Sun, Sept 23. Drummond Island, MI. Back in the USA! After two wonderful months in Canada, we departed the docks at 9:00am for the 35 mile trek to DI. Our weather apps were reporting light winds from the north but once we got into the bay, it was bumpy and getting worse. The Canadian Coast Guard put out a broadcast that strong winds were reported in Lake Superior, Lake Huron and Georgian Bay and we experienced it. We were getting tossed around quite a bit so ended up heading to the southside of Drummond which would be the lee side of the island. This route would add another two hours but it would more comfortable cruising. A Canadian Coast Guard Cutter was patrolling the border between Cockburn Island (CA) and Drummond Island (US) and we were delighted to have them for company in the rough seas. As we made our turn to the U.S. Bob hailed them on the VHF and thanked them for the escort.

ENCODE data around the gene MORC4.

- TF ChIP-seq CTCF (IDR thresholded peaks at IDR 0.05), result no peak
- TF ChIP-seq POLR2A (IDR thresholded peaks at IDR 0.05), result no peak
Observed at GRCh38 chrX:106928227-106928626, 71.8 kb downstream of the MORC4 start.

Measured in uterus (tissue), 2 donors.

The winds were blowing pretty hard (and cold!) by the time we arrived at Drummond Island Yacht Haven so the dockmaster directed us to the fuel dock which would be easier for docking. It was a long stressful day getting here but we are now where we will leave the boat until next Spring. We used our new Roam app to check in with US Customs and had a video chat with them and were given our clearance. There are certain items, such as citrus, produce and lamb, that you aren’t allowed to bring back (or into) the U.S. which they question you about but other than that it is a fairly simple process. Because it was cold and windy, we opted to stay in even though the marina offered a courtesy car to drive into town or a restaurant. Low tonight will be 46 degrees.